Nearly a dozen years ago, Micheal McNeil was hit with an improvised explosive device in Afghanistan. The former combat engineer, who is now a 40-year-old father of three in Saint John, N.B., has traded a fight with the Taliban for a constant battle with the federal government instead.
“They want you to walk away. They’re literally: delay, deny, watch you die,” he says.
“They want you to walk away from the benefits. They don’t want you to get them. And that’s why they make it so hard.”
McNeil is one of tens of thousands of Canadian veterans who sustained long-term injuries from their military service and are now waiting to find out whether Veterans Affairs Canada will approve their disability claims.
In McNeil’s case, he has been waiting more than two years to find out whether the seizures he started experiencing in 2018 will be recognized as related to his service in uniform. If so, his family would receive benefits if he dies from the condition.
The disability benefits backlog has emerged over the past five years as a major source of stress, frustration and fear inside Canada’s veterans community.
The government has blamed the backlog on an explosion in the number of claims from injured veterans over the past six years, as more benefits became available and more former service members heard about them.
The influx followed a dramatic reduction in the size of the federal public service starting in 2012 as Stephen Harper’s Conservative government tried to cut spending and balance the books.
Veterans Affairs was particularly hard hit just as Canada’s involvement in the war in Afghanistan was winding down. Nearly one in three positions were axed. The Liberals later hired hundreds back, but demand continued to outpace resources.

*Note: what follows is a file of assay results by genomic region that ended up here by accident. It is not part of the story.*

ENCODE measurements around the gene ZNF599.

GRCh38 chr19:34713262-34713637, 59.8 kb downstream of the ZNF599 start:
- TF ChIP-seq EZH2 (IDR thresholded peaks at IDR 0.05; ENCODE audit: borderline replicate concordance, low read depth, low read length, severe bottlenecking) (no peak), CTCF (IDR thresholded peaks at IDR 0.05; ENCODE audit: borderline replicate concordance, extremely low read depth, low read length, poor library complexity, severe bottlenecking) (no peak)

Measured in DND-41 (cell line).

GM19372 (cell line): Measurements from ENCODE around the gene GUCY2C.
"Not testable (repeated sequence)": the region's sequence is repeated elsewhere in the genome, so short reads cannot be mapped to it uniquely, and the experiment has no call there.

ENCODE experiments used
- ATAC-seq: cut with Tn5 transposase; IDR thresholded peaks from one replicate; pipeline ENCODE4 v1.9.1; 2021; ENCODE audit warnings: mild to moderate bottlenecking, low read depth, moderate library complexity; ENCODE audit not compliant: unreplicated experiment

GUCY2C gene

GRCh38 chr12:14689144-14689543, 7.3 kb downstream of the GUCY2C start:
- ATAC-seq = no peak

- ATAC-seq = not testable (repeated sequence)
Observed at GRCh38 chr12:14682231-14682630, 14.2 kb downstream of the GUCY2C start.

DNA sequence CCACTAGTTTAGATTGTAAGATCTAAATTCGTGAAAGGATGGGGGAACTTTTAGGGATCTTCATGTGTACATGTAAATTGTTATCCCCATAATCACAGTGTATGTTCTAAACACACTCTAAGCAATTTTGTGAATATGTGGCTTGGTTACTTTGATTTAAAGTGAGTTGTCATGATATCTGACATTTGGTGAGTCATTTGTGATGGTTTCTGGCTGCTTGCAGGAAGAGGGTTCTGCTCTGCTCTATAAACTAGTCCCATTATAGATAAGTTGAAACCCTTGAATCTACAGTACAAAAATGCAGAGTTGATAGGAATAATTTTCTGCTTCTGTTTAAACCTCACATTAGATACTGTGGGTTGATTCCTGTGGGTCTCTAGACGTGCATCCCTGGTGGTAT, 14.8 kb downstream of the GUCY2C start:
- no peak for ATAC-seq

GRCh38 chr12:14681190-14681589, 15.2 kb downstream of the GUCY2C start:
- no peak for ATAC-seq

The Canadian Press was the first to reveal the existence of a backlog in December 2017. At that point, there were 29,000 applications pending with Veterans Affairs Canada. By March 2020, that number had jumped to nearly 49,000 claims.
Veterans Affairs acknowledges the existence of a backlog, but says the actual size is much smaller. It only counts the total number of complete applications that have been officially assigned to a staff member and been left unresolved longer than 16 weeks. Most experts and advocates say such a breakdown misstates the real extent of the problem.
Veterans whose applications are approved are entitled to different benefits and support depending on their condition, including financial compensation for long-term injuries, income replacement for those unable to work, job training and medical treatment.
Ray McInnis is the director of Veterans’ Services at the Royal Canadian Legion, which helps veterans with the often complex process of applying for disability benefits. That includes helping obtain medical documents and filling out and submitting various forms.
“When we submit a disability application, our main focus is to get entitlements so that they can get treatment,” McInnis says. “The treatment is the most important part.”
Amy Green has been waiting since September 2019 to hear whether Veterans Affairs will approve her claim for a traumatic brain injury, which she says was sustained after an Afghan civilian intentionally crashed his motorcycle into her G-Wagon in Kabul in 2004.
Now living in London, Ont., Green has struggled with post-military life after being released from the Canadian Armed Forces in 2014. She says she hit bottom in 2019 after she hit and kicked police officers following a car crash that triggered “a huge spiral downwards.”
“I thought I was in an explosion in Afghanistan, but I’d actually caught my car on fire,” she says. “So I went to a treatment facility and just started getting my life back on track.”
Veterans Affairs currently pays for treatment for post-traumatic stress disorder, which includes counselling. But Green says approval for a traumatic brain injury, which is a physical wound, would give her access to different treatment.